265     Like dgettext() but retrieves the message from the specified CATEGORY
  266     instead of the default category "LC_MESSAGES".
  267 
  268     NOTE: the categories are really useless in javascript context. This is
  269     here for GNU Gettext API compatability. In practice, you'll never need
  270     to use this. This applies to all the calls including the CATEGORY.
  271 
  272   ngettext( MSGID, MSGID_PLURAL, COUNT )
  273     Retrieves the correct translation for COUNT items. In legacy software
  274     you will often find something like:
  275 
  276         alert( count + " file(s) deleted.\n" );
  277 
  278     or
  279 
  280         printf(count + " file%s deleted.\n", $count == 1 ? '' : 's');
  281 
  282     *NOTE: javascript lacks a builtin printf, so the above isn't a working
  283     example*
  284 
  285     The first example looks awkward, the second will only work in English
  286     and languages with similar plural rules. Before ngettext() was
  287     introduced, the best practice for internationalized programs was:
  288 
  289         if (count == 1) {
  290             alert( gettext("One file deleted.\n") );
  291         } else {
  292             printf( gettext("%d files deleted.\n"), count );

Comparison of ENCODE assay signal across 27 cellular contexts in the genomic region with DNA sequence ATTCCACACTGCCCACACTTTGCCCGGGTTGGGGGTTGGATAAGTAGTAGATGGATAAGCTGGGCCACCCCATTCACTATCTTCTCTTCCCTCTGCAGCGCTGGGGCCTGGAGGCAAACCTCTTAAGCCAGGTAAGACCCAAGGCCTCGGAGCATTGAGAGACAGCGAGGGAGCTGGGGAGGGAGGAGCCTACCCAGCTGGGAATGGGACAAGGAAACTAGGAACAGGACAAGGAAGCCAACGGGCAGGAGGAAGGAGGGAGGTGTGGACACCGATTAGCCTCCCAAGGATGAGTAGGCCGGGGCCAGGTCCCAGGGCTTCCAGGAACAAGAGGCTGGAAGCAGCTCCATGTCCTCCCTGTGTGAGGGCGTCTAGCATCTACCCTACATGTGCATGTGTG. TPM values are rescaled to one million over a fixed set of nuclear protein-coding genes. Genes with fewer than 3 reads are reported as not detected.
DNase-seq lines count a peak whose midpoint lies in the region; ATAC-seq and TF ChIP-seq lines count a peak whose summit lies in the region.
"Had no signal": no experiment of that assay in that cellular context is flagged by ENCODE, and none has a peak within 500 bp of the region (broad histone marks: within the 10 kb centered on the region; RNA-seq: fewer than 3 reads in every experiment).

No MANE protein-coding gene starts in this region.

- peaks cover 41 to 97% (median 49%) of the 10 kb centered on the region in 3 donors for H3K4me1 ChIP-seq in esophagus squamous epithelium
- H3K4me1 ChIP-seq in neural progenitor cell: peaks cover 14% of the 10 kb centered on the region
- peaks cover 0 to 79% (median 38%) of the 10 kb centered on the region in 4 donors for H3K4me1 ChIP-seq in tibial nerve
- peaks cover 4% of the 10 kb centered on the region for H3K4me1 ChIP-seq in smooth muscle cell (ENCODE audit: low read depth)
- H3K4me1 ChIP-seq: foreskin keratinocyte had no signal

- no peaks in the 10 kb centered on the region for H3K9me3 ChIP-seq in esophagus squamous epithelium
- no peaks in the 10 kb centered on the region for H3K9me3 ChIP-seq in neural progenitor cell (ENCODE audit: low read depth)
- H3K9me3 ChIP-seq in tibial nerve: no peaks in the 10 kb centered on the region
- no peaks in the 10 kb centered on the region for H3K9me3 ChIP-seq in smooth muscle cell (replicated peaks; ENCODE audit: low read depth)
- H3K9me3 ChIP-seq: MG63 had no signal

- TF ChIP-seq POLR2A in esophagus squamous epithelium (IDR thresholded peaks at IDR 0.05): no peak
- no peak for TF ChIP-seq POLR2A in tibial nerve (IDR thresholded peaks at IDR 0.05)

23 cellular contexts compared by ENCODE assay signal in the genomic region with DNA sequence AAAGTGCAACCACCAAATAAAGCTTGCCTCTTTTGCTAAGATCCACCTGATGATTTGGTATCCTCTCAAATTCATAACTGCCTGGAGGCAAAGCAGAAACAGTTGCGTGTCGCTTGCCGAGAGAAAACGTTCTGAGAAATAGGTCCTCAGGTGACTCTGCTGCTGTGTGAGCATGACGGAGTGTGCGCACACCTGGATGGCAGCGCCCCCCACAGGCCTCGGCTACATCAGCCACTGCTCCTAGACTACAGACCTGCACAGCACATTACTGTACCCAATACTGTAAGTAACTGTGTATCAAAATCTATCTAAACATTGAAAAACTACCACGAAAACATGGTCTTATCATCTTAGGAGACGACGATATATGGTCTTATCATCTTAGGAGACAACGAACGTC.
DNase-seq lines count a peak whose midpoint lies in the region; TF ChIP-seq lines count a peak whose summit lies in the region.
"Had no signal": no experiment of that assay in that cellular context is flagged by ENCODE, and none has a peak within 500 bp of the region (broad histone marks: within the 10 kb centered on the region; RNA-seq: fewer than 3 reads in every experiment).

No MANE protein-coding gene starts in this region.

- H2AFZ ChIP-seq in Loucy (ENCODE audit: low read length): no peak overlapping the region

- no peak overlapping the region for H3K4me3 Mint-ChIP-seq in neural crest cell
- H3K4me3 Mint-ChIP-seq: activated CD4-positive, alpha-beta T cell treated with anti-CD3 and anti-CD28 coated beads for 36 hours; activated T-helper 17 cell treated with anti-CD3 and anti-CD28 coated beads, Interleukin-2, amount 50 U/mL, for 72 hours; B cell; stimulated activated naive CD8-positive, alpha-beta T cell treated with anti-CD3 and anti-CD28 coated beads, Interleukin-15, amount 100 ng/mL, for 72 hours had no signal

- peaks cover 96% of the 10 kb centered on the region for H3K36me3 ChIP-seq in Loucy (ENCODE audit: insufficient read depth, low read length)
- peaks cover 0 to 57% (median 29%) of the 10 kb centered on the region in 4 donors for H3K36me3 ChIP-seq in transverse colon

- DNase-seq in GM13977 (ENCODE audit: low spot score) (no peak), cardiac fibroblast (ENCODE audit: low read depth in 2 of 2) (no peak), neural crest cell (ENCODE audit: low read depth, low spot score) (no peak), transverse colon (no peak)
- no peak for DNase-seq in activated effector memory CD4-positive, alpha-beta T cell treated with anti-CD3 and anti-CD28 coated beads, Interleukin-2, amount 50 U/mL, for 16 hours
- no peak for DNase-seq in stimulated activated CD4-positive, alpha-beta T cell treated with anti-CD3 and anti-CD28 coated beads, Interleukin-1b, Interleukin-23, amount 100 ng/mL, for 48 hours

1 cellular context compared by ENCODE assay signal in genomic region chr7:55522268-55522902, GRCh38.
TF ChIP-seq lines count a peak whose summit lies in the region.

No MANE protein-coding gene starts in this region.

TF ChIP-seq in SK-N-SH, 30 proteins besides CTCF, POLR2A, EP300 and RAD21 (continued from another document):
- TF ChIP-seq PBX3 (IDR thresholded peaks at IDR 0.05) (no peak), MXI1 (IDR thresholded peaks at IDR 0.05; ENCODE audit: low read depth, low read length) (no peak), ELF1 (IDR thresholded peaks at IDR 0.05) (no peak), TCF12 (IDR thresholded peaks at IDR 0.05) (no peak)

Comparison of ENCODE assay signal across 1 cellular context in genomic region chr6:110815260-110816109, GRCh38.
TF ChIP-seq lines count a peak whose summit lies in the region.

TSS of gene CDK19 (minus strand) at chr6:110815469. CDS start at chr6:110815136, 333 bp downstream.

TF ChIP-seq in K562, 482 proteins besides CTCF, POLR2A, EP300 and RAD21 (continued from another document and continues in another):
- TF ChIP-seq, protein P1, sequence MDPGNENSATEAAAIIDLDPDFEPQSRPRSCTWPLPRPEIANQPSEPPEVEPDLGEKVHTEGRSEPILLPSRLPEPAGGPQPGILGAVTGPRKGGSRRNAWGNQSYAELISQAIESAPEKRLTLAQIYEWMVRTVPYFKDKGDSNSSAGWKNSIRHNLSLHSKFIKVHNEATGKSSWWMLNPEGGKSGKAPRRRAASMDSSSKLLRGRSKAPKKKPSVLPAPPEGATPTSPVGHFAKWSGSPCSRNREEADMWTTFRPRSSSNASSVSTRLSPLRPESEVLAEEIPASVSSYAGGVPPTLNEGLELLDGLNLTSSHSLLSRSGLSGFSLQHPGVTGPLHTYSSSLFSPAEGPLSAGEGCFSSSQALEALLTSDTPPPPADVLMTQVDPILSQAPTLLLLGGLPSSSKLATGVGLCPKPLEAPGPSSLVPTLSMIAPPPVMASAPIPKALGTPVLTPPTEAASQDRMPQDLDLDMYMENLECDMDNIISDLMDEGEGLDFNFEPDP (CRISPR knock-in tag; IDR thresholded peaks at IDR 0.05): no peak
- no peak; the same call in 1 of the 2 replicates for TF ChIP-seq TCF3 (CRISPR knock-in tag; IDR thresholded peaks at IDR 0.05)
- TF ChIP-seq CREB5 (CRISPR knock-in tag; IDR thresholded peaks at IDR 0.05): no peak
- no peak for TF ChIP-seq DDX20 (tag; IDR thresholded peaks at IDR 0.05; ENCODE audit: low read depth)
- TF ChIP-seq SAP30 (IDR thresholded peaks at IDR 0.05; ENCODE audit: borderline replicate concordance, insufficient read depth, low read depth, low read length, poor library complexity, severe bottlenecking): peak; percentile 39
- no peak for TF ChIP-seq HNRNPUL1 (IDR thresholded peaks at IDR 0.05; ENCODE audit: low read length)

293         }
  294 
  295     This is a nuisance for the programmer and often still not sufficient for
  296     an adequate translation. Many languages have completely different ideas
  297     on numerals. Some (French, Italian, ...) treat 0 and 1 alike, others
  298     make no distinction at all (Japanese, Korean, Chinese, ...), others have
  299     two or more plural forms (Russian, Latvian, Czech, Polish, ...). The
  300     solution is:
  301 
  302         printf( ngettext("One file deleted.\n",
  303                          "%d files deleted.\n",
  304                          count), // argument to ngettext!
  305                 count);          // argument to printf!
  306 
  307     In English, or if no translation can be found, the first argument
  308     (MSGID) is picked if "count" is one, the second one otherwise. For other
  309     languages, the correct plural form (of 1, 2, 3, 4, ...) is automatically
  310     picked, too. You don't have to know anything about the plural rules in
  311     the target language, ngettext() will take care of that.
  312 
  313     This is most of the time sufficient but you will have to prove your
  314     creativity in cases like
  315 
  316         "%d file(s) deleted, and %d file(s) created.\n"
  317 
  318     That said, javascript lacks "printf()" support. Supplied with Gettext.js
  319     is the "strargs()" method, which can be used for these cases:
  320 
  321         Gettext.strargs( gt.ngettext( "One file deleted.\n",
  322                                       "%d files deleted.\n",
  323                                       count), // argument to ngettext!
  324                          count); // argument to strargs!
  325